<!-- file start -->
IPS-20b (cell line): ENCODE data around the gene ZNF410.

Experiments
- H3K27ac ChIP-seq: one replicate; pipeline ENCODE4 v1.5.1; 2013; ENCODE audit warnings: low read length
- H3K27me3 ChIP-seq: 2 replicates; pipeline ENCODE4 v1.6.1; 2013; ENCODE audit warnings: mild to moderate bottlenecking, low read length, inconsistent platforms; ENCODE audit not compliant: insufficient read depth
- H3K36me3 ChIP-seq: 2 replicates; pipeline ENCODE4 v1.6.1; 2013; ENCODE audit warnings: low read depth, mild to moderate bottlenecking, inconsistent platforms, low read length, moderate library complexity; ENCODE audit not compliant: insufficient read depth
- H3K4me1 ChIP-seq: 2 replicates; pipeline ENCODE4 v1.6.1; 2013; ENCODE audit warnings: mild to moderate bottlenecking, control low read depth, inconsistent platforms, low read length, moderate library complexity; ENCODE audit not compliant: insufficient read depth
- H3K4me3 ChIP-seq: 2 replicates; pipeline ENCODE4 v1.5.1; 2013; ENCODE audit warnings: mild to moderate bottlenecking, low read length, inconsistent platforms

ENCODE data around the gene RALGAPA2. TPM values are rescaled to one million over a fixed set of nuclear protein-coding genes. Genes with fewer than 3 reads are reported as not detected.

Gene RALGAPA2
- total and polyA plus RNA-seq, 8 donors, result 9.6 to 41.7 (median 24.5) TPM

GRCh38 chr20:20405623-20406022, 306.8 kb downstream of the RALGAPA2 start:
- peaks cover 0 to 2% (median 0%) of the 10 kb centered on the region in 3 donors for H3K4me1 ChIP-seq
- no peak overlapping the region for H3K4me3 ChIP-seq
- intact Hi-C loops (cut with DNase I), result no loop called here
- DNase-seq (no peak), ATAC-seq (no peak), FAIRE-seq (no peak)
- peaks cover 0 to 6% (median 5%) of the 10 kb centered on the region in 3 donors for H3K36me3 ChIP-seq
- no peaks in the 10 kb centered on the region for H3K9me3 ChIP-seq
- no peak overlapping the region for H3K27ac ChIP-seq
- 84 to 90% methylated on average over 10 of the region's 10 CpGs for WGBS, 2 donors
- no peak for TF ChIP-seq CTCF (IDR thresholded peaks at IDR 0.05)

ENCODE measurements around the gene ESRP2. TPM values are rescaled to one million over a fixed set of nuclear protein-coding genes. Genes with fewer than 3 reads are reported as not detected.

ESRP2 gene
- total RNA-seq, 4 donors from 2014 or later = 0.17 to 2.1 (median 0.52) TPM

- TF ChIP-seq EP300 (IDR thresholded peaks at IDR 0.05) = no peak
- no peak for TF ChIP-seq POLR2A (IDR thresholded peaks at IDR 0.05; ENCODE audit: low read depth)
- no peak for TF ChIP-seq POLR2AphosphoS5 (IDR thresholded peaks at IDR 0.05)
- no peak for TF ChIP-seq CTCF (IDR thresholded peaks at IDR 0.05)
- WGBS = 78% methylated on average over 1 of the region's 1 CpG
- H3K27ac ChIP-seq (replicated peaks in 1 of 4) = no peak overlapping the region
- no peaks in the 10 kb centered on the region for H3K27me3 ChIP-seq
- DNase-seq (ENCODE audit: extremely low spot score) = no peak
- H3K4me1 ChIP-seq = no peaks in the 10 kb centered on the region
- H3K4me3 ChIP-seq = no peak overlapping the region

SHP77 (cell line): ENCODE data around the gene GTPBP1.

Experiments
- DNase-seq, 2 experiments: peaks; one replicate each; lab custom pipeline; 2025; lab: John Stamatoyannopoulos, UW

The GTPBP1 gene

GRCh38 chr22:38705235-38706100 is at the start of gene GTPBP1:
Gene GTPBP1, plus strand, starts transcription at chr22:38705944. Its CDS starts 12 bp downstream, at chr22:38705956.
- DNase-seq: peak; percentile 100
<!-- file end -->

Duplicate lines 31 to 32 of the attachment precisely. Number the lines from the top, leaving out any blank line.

- DNase-seq (ENCODE audit: extremely low spot score) = no peak
- H3K4me1 ChIP-seq = no peaks in the 10 kb centered on the region